Children’s Privacy

The app is not directed to children under the age of 13, and Bose does not knowingly collect any information from anyone under the age of 13.  We recommend that persons over 13 but under 18 years of age ask their parents for permission before using the app or sending any information about themselves to anyone over the Internet. 


Security

Bose takes commercially reasonable steps to protect user personal data against loss or unauthorized access, use, modification, or deletion.  However, no security program is foolproof, and thus we cannot guarantee the absolute security of your personal or other information.


Reviewing and updating your information 

If you want to learn more about the personal information that Bose has about you, or you would like to update or change that information, please contact us by email at privacyandsecurity@bose.com.


Special note for app users from outside the United States

The information that Bose and third parties collect from the app is transferred to and processed in the United States for the purposes described in this privacy policy.  Bose also may subcontract the processing of your data to, or otherwise share your data with, affiliates or third parties in the United States or countries other than your country of residence.  The data-protection laws in these countries may be different from, and less stringent than, those in your country of residence.  By using the app, you expressly consent to such transfer and processing. 


Additional information

We reserve the right to amend this policy at any time.  We will make the revised policy accessible through the app, so you should review the policy periodically.  Any such amendments to this policy may apply to information we collect in the future as well as any information we obtained prior to such amendment.  If we make a material change to the policy, you will be provided with appropriate notice.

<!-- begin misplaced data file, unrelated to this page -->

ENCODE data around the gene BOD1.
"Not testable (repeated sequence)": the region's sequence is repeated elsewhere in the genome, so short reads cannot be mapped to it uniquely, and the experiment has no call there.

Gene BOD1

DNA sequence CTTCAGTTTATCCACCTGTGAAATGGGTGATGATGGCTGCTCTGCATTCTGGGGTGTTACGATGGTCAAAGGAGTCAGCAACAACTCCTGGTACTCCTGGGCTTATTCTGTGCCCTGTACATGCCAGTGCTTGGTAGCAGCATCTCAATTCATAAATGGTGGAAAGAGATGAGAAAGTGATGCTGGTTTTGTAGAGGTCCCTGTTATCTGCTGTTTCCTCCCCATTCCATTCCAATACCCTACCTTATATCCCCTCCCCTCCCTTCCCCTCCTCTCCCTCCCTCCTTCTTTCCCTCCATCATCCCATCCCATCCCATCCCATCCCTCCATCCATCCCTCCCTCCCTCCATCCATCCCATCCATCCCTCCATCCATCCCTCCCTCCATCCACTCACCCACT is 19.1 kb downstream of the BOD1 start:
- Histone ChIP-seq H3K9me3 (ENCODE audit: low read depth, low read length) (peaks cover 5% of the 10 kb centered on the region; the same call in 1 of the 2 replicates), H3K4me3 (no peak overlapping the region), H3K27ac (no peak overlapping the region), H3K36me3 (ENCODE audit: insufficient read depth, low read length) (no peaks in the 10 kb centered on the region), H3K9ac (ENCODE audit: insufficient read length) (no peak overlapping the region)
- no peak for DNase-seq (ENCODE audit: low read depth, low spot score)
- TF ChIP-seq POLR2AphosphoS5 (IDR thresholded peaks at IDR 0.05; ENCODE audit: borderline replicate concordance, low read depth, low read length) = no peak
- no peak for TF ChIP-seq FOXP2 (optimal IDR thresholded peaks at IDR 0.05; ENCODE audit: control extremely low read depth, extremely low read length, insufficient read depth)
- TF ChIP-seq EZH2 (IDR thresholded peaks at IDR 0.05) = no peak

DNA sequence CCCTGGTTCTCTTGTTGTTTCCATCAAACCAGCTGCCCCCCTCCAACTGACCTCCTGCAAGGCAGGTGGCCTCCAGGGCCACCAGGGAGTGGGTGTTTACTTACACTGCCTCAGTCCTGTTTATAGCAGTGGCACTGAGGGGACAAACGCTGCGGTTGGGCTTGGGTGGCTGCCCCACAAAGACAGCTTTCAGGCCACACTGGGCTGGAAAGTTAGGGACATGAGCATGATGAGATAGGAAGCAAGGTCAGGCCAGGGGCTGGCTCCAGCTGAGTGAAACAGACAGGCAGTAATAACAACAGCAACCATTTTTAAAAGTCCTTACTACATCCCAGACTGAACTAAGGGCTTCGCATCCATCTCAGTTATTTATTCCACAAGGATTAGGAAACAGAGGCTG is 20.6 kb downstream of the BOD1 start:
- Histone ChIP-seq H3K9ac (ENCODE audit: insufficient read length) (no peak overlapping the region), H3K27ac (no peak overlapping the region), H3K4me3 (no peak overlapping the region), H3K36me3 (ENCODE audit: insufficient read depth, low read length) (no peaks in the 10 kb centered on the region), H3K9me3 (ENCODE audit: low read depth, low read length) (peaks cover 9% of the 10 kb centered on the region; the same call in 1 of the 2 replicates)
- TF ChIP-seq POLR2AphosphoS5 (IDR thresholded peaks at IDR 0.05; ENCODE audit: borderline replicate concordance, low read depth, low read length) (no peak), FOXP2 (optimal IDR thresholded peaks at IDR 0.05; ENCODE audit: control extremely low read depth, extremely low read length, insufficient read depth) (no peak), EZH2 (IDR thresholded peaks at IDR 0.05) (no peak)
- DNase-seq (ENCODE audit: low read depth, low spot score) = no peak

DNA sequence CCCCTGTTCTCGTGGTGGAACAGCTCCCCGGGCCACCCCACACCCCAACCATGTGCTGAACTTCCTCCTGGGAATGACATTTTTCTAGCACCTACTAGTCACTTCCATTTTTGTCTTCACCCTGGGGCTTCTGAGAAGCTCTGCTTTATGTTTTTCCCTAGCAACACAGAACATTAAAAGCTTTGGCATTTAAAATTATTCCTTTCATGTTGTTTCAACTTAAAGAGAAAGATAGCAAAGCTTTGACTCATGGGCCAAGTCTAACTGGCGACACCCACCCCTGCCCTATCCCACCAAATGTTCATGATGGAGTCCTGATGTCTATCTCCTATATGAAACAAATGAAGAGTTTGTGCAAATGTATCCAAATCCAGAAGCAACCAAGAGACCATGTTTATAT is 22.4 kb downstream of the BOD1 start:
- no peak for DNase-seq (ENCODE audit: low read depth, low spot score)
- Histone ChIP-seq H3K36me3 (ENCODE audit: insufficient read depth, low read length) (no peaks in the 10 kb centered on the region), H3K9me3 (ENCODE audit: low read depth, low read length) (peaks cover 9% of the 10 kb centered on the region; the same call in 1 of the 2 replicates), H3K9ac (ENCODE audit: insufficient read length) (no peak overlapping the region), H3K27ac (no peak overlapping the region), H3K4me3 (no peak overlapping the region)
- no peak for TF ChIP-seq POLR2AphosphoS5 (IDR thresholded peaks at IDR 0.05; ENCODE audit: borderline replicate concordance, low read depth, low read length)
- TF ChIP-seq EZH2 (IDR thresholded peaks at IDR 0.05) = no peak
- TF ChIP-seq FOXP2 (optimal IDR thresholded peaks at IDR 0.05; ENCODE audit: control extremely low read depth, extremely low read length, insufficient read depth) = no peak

If you have any questions or concerns about this privacy policy or about the information that Bose collects about you, please send us an email at privacyandsecurity@bose.com. 

You may also contact us at 1-800-999-2673.  Outside the United States, please call 1-508-766-1099.

Or send a letter to:

Bose Corporation
C/O Online Commerce Group
P.O. Box 9168
MS 740 
Framingham, MA 01701-9168
 
Revised November 8, 2015


Edited by K447 (20/04/2017 02:20)

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#368674 - 20/04/2017 06:51 Re: External DAC's - thoughts? [Re: K447]
andy
carpal tunnel

Registered: 10/06/1999
Posts: 5676
Loc: Wivenhoe, Essex, UK
Well the app on iOS certainly can't "spy" on you in any meaningful way.